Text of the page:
Spring Forward!

So much has happened since my last post. I feel like someone pressed the fast forward button… But I’ll do my best to catch up! Oh, and before I forget to acknowledge it, can you believe it’s been ONE YEAR since schools shut down?! Remember when I was trying to post every week? HA.

To get us warmed up, check out this “warm up” I recorded of Ella before her first virtual piano recital:

(CLICK FOR VIDEO)

As a side note, Ella has a great ear for piano–so great that she can quickly memorize songs and is reluctant to use the sheet music or practice… She’s also just as distracted on a one-on-one virtual piano lesson as she is during a 17-to-1 virtual kindergarten class. Before the actual recital, I talked both Ella and Zoe to play their songs 10 times. It worked! There’s a much longer video of their recital, if you’re looking for something to watch, but trust me, it was 100x better. Speaking of which, if you haven’t read Malcolm Gladwell’s Outliers book, it’s worth it. He shares a 10,000-hour rule, positing that it takes that long to truly master a skill.

So 10 times per song isn’t 10,000 hours, but it’s better than just playing them once, as they try to get away with during “practice”.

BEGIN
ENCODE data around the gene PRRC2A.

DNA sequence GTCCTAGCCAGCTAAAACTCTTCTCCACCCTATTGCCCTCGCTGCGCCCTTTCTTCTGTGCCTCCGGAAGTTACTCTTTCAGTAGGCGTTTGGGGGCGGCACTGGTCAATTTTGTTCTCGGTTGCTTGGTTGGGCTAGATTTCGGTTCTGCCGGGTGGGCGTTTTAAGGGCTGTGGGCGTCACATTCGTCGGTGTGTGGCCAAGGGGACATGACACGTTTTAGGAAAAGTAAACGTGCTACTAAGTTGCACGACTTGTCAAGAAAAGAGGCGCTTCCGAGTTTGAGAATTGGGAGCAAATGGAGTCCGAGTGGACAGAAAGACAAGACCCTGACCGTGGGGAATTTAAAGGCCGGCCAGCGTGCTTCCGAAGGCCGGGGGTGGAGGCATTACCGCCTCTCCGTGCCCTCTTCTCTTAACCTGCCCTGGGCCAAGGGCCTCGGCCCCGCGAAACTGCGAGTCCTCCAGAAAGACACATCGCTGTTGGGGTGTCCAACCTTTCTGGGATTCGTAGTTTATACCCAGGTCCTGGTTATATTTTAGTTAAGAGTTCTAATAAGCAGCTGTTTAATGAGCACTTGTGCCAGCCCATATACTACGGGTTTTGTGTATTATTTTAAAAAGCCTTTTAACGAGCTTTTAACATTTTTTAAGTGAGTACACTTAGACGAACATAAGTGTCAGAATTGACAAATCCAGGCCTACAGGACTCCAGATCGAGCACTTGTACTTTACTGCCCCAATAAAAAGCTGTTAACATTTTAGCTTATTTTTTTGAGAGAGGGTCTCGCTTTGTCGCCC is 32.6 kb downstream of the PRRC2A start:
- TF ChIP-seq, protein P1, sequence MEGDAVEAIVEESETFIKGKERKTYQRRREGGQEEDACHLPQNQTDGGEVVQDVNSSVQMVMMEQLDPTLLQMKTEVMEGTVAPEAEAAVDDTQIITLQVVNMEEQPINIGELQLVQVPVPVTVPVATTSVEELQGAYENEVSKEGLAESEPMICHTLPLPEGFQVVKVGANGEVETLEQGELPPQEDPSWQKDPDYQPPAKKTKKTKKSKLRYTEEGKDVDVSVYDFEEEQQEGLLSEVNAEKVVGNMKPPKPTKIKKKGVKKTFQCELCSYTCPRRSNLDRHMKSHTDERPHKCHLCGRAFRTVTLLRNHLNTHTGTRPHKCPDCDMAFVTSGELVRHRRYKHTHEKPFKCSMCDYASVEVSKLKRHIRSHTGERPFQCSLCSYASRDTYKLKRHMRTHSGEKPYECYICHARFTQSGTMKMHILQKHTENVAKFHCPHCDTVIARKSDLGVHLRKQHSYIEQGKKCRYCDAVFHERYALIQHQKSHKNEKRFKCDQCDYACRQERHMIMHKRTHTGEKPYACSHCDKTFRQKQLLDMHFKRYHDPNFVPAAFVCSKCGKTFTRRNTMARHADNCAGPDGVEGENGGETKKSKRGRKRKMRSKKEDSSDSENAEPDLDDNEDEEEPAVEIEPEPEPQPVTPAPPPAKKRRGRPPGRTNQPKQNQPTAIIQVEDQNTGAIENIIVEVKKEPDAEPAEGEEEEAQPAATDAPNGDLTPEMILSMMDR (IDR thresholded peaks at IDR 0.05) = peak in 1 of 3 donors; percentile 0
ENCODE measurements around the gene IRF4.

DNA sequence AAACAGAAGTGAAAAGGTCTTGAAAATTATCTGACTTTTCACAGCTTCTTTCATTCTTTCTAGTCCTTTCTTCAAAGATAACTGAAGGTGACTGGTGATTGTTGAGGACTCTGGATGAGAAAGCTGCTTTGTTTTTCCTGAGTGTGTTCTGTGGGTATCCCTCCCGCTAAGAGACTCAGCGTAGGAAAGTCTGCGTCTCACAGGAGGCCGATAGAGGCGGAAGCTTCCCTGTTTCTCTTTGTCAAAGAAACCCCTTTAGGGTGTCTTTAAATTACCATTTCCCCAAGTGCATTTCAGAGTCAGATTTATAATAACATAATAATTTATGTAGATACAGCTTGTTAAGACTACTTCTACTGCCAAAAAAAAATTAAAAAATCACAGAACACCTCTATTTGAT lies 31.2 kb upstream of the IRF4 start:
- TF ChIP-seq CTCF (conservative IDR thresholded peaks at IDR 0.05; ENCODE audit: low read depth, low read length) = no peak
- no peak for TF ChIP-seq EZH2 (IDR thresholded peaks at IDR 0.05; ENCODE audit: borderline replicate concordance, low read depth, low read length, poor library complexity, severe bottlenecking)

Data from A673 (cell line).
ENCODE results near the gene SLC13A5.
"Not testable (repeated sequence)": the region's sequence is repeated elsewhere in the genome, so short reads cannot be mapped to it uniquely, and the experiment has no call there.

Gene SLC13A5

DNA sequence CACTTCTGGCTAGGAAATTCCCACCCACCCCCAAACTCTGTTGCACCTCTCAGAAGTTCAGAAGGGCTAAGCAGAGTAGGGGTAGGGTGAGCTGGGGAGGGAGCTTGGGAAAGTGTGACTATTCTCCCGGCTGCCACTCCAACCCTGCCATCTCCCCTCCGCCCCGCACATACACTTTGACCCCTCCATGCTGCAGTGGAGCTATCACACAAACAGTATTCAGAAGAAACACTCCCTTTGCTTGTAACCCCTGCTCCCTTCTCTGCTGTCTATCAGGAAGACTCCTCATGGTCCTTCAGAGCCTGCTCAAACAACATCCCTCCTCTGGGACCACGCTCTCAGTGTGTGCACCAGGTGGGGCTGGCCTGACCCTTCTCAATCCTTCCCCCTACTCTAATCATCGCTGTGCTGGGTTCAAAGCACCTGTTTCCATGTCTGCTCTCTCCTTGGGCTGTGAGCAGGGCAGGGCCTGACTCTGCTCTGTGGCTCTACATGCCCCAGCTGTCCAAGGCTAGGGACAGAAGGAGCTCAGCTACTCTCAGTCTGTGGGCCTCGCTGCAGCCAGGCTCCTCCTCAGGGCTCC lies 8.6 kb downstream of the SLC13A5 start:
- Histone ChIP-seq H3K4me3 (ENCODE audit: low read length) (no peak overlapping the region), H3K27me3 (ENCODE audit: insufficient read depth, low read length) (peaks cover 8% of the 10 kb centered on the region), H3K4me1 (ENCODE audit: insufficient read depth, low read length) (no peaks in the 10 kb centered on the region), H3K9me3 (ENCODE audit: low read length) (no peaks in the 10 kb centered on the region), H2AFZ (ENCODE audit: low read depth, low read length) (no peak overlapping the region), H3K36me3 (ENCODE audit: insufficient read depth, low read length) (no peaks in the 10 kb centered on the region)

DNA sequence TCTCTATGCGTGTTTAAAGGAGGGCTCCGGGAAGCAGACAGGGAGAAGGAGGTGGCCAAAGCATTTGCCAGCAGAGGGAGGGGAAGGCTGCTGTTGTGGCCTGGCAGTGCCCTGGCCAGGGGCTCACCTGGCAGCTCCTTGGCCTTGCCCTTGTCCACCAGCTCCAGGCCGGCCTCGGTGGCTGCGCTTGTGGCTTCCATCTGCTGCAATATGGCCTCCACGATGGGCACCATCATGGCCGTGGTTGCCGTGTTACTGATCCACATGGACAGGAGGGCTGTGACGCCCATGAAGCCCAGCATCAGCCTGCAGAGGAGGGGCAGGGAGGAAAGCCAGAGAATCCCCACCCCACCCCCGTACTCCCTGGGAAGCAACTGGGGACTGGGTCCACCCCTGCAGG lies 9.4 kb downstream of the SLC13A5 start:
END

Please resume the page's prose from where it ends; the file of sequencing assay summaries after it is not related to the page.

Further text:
But it’s not all work, work, work over here. Our friends sent us a game for Valentine’s Day that we finally got around to playing. It’s called Happy Little Accidents with Bob Ross, and it’s basically Pictionary built on squiggles. I took a picture to send to our sweet friend to thank her. Look closely (and I don’t mean at the game).

If you’re looking for a fun, easy game to play with a group of mixed ages (and limited skills), this one’s perfect. We also grew our first chia pet, a gift I purchased to reward the girls for good behavior. Yes, it’s a unicorn.

Ever grown one of these? I won’t say it’s difficult, but it does require some attention. First, you have to soak the terra cotta pot the chias are going to grow on, while making a chia paste that’s just the right consistency to cling to the pot. I brought in the expert for that task, since if they’re not at the right consistency, they won’t grow. Next, you fill the unit with water, and keep it filled while you wait for those chia seeds to sprout. I have no idea what happens next (I guess it dies off?), but the provide enough seeds for three cycles, so that’s a safe bet.

Another adventure was eating out, which we haven’t done very often for the past year (but which we used to do all the time). I’m thrilled that restaurants seem to be hitting a groove when it comes to best practices. Our dinner out started with checking our temperatures, asking kindly if we’d “been there since the pandemic” (we had not), then explaining that we’d be ask to sanitize our hands and keep our faces covered any time the servers approached the table. Totally reasonable. They even provided a cute “mask caddy” for each of u s on the table:

At dinner Ella also tried a science experiment: Mixing milk + water in a two-straw live test.